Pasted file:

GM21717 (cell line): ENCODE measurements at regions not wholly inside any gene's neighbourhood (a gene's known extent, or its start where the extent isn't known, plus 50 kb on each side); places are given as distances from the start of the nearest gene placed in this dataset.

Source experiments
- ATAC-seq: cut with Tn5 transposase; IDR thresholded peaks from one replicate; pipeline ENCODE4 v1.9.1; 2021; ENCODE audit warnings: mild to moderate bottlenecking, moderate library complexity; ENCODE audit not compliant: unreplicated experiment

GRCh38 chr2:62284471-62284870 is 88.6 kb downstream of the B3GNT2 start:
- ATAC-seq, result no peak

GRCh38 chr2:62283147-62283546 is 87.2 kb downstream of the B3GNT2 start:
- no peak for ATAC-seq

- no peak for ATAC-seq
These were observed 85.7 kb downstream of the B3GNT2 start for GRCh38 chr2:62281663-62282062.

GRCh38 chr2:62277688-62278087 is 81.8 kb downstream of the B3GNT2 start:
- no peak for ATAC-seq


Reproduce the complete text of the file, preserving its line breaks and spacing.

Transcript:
GM21717 (cell line): ENCODE measurements at regions not wholly inside any gene's neighbourhood (a gene's known extent, or its start where the extent isn't known, plus 50 kb on each side); places are given as distances from the start of the nearest gene placed in this dataset.

Source experiments
- ATAC-seq: cut with Tn5 transposase; IDR thresholded peaks from one replicate; pipeline ENCODE4 v1.9.1; 2021; ENCODE audit warnings: mild to moderate bottlenecking, moderate library complexity; ENCODE audit not compliant: unreplicated experiment

GRCh38 chr2:62284471-62284870 is 88.6 kb downstream of the B3GNT2 start:
- ATAC-seq, result no peak

GRCh38 chr2:62283147-62283546 is 87.2 kb downstream of the B3GNT2 start:
- no peak for ATAC-seq

- no peak for ATAC-seq
These were observed 85.7 kb downstream of the B3GNT2 start for GRCh38 chr2:62281663-62282062.

GRCh38 chr2:62277688-62278087 is 81.8 kb downstream of the B3GNT2 start:
- no peak for ATAC-seq